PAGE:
"Sprint urges the United States government to block this anticompetitive acquisition," she said. "This transaction will harm consumers and harm competition at a time when this country can least afford it."

AT&T argues the merger will actually benefit wireless customers. The company claims it will improve coverage and service quality for AT&T and T-Mobile USA customers. And using spectrum that T-Mobile acquired in 2006, it will allow AT&T to provide more coverage of its new 4G LTE network.

"As we said last week, we strongly believe that this transaction is good for AT&T customers and T-Mobile customers, and is very much in the public interest given the benefits it will bring to 95 percent of all Americans," Jim Cicconi, AT&T senior executive vice president of external and legislative affairs, said in a statement. "With regard to Sprint's recent statements about our transaction, we have always found that the most constructive course is to focus on our own strategies for serving our customers and building our business rather than becoming distracted by challenging the business strategies of others."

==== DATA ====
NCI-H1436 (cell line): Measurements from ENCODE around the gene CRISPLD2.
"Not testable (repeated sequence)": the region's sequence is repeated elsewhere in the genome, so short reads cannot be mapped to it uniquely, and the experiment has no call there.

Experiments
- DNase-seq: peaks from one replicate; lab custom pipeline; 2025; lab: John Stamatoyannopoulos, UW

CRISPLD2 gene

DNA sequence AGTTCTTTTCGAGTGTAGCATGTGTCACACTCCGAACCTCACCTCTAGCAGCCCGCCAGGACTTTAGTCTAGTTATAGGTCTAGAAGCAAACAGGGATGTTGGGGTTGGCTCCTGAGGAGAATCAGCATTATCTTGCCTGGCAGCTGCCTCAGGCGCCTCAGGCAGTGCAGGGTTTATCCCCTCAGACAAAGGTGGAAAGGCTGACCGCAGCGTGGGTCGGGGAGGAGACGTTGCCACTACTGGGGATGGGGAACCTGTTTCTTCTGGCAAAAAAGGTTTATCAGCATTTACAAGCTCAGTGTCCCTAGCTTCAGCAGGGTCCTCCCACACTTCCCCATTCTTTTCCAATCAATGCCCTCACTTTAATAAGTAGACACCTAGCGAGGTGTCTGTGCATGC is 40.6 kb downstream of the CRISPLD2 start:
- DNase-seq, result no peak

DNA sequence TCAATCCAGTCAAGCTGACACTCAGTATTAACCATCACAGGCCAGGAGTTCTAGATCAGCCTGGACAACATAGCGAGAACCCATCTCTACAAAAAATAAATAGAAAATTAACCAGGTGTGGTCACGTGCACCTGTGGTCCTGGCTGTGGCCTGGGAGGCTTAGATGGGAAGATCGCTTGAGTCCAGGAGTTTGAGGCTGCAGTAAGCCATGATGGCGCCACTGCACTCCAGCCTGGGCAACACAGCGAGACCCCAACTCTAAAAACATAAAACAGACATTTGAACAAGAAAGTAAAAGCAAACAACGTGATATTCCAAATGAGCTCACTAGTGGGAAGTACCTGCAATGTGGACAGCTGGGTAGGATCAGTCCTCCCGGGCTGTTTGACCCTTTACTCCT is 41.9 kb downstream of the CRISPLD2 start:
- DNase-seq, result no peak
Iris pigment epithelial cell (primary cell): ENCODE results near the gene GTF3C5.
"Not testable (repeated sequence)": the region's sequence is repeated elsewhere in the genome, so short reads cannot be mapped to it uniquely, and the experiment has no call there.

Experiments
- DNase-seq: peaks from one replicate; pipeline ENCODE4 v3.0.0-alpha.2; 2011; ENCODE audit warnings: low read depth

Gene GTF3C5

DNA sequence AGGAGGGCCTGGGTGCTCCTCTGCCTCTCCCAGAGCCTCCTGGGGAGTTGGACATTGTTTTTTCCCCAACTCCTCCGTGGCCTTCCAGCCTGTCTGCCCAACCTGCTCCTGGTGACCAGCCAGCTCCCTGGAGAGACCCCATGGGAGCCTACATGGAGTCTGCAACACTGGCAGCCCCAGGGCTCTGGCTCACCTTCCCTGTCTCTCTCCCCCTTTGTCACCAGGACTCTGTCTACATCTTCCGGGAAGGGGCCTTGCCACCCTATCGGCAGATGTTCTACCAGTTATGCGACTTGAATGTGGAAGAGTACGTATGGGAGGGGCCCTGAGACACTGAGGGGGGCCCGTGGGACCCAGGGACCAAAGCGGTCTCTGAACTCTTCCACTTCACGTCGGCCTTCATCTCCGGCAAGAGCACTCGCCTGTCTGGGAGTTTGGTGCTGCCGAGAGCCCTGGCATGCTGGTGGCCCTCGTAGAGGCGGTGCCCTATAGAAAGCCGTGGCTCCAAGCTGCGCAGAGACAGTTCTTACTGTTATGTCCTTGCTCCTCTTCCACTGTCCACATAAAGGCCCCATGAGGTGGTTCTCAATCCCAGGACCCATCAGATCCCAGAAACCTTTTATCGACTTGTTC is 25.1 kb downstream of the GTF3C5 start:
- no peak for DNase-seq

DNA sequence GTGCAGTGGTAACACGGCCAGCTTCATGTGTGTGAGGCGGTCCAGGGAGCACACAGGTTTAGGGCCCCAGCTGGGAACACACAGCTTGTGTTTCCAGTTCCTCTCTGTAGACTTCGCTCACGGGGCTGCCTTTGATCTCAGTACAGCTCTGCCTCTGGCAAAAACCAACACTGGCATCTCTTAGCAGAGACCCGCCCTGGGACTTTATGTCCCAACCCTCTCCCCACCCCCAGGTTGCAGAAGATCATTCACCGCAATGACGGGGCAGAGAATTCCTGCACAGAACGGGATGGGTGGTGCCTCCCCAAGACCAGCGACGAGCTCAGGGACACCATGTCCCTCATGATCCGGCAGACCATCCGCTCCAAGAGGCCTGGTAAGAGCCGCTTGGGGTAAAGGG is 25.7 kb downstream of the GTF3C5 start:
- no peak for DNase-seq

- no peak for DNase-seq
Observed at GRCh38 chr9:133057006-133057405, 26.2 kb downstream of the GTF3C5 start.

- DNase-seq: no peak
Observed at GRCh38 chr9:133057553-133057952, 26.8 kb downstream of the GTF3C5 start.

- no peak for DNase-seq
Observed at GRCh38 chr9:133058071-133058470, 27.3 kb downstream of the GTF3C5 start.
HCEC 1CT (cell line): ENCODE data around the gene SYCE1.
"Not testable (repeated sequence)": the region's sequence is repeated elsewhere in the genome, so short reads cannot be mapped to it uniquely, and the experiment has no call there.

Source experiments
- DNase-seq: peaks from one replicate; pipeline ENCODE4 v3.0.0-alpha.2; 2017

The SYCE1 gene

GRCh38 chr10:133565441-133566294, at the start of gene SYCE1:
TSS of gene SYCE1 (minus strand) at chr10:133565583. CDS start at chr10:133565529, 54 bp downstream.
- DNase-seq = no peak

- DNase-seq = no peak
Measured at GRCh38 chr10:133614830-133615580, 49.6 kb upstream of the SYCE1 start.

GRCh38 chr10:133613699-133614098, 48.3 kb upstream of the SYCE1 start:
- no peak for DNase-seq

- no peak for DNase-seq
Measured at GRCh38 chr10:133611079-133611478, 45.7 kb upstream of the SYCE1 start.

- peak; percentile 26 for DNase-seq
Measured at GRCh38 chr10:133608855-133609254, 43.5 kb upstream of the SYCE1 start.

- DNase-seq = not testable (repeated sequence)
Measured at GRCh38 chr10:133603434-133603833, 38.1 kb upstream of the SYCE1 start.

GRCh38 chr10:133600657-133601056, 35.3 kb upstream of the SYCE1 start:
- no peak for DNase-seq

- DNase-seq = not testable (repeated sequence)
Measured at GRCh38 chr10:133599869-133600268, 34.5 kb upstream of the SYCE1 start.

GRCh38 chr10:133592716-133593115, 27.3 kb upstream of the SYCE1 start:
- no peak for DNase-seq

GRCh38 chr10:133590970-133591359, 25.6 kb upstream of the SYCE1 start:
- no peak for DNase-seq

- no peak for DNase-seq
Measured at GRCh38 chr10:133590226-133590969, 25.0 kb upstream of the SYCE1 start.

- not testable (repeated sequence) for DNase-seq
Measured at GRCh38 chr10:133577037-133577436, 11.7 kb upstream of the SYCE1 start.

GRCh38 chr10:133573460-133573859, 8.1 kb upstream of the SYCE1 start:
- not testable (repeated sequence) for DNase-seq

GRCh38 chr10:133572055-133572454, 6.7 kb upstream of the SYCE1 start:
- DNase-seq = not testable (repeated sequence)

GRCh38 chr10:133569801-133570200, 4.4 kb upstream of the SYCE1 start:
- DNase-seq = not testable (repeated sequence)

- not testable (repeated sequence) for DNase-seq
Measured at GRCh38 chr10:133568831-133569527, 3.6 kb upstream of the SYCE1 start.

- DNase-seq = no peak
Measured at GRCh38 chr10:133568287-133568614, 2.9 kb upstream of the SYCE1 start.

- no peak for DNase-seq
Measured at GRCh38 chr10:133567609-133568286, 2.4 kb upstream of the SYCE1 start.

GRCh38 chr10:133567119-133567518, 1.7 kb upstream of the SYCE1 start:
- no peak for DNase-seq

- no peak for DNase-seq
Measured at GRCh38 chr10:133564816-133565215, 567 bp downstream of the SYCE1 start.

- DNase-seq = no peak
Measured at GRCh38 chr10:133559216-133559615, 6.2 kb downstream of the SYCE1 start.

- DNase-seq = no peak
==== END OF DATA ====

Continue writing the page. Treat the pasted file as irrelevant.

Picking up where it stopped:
And Sprint may have a hard time being heard in Washington, D.C., and in state capitols. AT&T spends about six times more on lobbying than Sprint, The Wall Street Journal reported today. In 2010, Sprint allocated $2.5 million to lobbying, according to campaign contributions database OpenSecrets.org. Meanwhile, AT&T spent $15.3 million.

Sprint will likely try to get regulators to evaluate the deal on a national basis. In that context, competition is dropping from four major players to two major companies and a third that is much smaller. But AT&T will likely argue that the deal should be evaluated on a market-by-market basis. In this case, AT&T argues that most consumers have five and six competitors in some of the largest markets.

This is how the FCC and DOJ evaluated the $28.1 billion merger between Verizon Wireless and regional carrier Alltel Wireless in 2008 and 2009. Instead of analyzing that merger on a national basis, the FCC analyzed each individual market where Verizon and Alltel operated. And in markets where there was too much concentration, the FCC required that the Verizon sell those wireless assets. All told, Verizon agreed to sell operations in 105 markets where Alltel also operated.

Updated 12:55 p.m. PT: with additional background information and comments.